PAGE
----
Responding to being called out

We’ve heard from communicators that one major barrier to engaging with EDI work is the fear of making mistakes or being called out.

This is an understandable fear, especially for those who understand the importance of EDI work. However, we encourage you not to let a fear of making mistakes stop you from engaging in this work, or from taking the steps necessary to learn how you can do better, if and when you do make a mistake.

Below is some useful information that can help guide your response to being called out.

Avoid knee-jerk reactions

Being called out may make you feel defensive, angry or attacked. This is a normal reaction, but not necessarily something you should act on. Take a deep breath and assess the situation before responding. 

If the callout was through a written form of communication, like social media or email, consider taking some time away from the situation to let your emotions settle, accessing resources like our social media decision tree, and/or doing research to understand the perspective of the other person.

If the callout is in person and the other person seems willing to engage, you could use language like: “I understand now that this remark was racist. I apologize for any harm this may have caused. I will take steps to educate myself further on the topic to reduce the risk of repeating this situation. If you have any resources that could support this learning it would be greatly appreciated, but not obligatory, since I will be doing my own research.”

Separate impact from intent

While we may not intend to create problematic content or cause harm, we operate under intersecting, oppressive systems—from colonialism and racism to ableism, sexism and beyond—and often perpetuate those systems through our words, actions and work.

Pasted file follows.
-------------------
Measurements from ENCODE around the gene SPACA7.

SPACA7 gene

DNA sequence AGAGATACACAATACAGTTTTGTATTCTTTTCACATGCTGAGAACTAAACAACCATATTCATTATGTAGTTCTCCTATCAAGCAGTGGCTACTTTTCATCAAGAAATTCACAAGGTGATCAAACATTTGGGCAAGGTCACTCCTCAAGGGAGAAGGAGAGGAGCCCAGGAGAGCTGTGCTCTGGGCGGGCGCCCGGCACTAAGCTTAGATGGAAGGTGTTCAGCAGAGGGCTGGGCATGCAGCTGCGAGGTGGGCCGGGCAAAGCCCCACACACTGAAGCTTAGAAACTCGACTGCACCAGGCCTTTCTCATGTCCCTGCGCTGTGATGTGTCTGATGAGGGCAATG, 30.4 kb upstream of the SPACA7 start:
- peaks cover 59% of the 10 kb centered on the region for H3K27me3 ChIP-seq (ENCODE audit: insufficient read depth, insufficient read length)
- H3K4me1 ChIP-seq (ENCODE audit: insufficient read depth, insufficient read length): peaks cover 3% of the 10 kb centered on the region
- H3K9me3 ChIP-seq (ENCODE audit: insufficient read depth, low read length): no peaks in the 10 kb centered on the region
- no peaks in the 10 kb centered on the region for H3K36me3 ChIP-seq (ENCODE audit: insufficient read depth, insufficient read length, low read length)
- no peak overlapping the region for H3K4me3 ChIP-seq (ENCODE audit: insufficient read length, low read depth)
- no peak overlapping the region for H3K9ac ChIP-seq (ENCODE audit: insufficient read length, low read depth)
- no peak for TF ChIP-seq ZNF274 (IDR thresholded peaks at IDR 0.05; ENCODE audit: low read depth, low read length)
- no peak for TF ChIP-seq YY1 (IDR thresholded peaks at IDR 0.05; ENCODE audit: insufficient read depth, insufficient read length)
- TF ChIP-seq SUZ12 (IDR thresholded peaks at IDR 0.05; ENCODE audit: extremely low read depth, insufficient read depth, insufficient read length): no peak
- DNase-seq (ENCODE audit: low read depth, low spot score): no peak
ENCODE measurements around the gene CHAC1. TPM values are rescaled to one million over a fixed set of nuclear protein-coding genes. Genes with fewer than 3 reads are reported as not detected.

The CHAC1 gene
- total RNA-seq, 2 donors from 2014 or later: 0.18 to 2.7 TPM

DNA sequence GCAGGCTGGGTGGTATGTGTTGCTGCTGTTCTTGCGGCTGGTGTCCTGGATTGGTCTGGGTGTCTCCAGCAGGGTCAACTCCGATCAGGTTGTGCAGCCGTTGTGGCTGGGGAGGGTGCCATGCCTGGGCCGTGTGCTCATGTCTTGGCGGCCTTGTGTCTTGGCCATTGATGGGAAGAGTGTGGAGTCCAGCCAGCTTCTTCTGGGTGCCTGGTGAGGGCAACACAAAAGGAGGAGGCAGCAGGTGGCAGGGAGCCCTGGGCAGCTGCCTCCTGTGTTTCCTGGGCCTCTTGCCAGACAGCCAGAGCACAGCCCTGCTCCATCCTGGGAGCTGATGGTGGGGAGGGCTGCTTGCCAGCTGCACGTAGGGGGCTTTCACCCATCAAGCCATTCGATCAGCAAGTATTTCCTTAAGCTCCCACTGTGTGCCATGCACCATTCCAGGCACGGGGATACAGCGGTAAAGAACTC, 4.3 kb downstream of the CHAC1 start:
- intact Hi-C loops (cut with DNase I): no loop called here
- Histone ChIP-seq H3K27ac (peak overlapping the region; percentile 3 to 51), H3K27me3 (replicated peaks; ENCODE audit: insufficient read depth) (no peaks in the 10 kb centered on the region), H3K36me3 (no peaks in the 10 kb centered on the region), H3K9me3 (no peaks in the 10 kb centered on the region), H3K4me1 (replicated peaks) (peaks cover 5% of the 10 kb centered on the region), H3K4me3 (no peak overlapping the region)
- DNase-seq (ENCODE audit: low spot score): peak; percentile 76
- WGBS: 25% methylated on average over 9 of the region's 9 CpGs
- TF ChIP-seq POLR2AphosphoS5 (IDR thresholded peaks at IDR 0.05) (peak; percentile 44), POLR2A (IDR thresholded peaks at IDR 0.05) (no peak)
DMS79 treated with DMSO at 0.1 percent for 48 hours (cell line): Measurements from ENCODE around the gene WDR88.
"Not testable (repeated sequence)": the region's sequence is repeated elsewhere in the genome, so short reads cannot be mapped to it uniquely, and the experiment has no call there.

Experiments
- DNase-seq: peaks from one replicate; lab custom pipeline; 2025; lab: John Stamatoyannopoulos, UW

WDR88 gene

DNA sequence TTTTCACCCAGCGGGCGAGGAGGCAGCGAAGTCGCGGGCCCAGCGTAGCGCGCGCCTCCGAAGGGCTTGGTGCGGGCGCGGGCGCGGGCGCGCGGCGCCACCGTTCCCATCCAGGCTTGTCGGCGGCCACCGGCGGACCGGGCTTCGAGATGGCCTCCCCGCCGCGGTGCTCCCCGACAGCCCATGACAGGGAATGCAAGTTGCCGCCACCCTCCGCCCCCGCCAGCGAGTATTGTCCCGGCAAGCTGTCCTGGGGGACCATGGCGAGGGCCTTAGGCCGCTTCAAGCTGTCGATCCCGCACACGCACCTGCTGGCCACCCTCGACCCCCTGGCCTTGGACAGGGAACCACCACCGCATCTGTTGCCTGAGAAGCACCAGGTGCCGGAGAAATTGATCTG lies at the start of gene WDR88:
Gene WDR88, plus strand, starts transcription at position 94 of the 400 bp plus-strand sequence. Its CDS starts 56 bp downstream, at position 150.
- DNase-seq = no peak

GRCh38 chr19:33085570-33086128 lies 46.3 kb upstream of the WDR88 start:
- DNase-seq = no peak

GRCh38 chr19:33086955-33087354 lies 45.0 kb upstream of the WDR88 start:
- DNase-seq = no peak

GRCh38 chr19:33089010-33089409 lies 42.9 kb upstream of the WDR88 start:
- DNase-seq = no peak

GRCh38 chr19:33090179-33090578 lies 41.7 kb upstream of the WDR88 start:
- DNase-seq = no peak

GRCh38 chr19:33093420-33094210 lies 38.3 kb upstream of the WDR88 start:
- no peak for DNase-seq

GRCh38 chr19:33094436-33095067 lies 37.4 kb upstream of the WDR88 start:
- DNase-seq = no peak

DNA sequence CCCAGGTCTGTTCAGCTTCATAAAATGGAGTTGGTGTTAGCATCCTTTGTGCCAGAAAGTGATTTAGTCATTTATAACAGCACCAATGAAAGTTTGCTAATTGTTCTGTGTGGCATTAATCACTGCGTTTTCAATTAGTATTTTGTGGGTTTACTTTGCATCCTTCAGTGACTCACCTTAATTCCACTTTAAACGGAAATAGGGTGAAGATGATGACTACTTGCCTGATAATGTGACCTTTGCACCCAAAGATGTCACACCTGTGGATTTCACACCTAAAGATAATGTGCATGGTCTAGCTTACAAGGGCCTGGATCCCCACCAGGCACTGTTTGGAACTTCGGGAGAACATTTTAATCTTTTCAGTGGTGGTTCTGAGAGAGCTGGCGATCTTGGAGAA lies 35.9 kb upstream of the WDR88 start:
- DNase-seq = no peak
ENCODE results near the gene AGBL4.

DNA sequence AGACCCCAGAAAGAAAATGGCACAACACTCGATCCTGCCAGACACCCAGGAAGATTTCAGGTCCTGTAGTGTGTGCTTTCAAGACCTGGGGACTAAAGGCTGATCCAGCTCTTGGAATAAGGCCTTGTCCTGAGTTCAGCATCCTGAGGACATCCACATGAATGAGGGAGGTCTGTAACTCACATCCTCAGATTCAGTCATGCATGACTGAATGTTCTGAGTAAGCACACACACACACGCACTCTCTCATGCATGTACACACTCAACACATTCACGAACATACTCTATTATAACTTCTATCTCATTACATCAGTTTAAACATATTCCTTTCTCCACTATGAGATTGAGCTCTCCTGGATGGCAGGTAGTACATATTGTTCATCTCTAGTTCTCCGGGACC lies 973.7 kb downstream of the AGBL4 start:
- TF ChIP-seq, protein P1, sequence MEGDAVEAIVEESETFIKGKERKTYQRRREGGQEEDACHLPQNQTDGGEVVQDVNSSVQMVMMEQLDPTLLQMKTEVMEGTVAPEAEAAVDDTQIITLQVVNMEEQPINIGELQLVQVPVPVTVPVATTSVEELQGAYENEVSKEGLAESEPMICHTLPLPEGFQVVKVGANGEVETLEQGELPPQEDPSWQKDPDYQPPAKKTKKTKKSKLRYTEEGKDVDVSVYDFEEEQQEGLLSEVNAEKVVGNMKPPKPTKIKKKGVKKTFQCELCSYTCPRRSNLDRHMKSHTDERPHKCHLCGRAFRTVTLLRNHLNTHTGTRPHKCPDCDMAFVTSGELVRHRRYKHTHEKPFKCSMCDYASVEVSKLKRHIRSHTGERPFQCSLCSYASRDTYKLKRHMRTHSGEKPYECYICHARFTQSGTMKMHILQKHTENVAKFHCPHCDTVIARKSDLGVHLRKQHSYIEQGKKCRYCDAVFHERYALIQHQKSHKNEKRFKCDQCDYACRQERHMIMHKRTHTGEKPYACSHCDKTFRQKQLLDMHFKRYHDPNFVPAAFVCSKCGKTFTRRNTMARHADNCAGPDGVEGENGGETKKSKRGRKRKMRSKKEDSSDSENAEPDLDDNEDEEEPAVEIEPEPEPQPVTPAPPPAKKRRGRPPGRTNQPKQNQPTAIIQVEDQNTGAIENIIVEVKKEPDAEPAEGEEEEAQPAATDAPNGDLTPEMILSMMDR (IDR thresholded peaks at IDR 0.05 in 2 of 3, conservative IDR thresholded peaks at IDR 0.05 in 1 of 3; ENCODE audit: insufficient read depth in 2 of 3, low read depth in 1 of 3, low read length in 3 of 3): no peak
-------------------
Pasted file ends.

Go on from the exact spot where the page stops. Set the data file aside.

Your intent may not have been to be racist or sexist, for example, but the impact of what you’ve communicated could well be. 

Ultimately, being called out is not about your feelings of guilt, but about the feelings and needs of those affected. Apologizing and acknowledging the impact of your actions to those affected is an important part of the learning and healing process.

Take accountability and make a plan for change

When you are called out, your first instinct may be to provide context or justification to minimize the impact of your actions. Resist this urge, which will only cause further harm. Instead, take ownership of your mistakes, and make a plan for change. Depending on the situation, you may want to communicate that plan with the people or groups affected by your actions.

Divest from forgiveness

As you move forward, enact your plan for change and separate out your actions from any attempts to appease feelings of guilt by seeking forgiveness from those affected. Understand that forgiveness is not the target of this work. Instead, aim to learn from your mistakes and do better in the future, regardless of whether you’re forgiven or not.

Resources for a deeper dive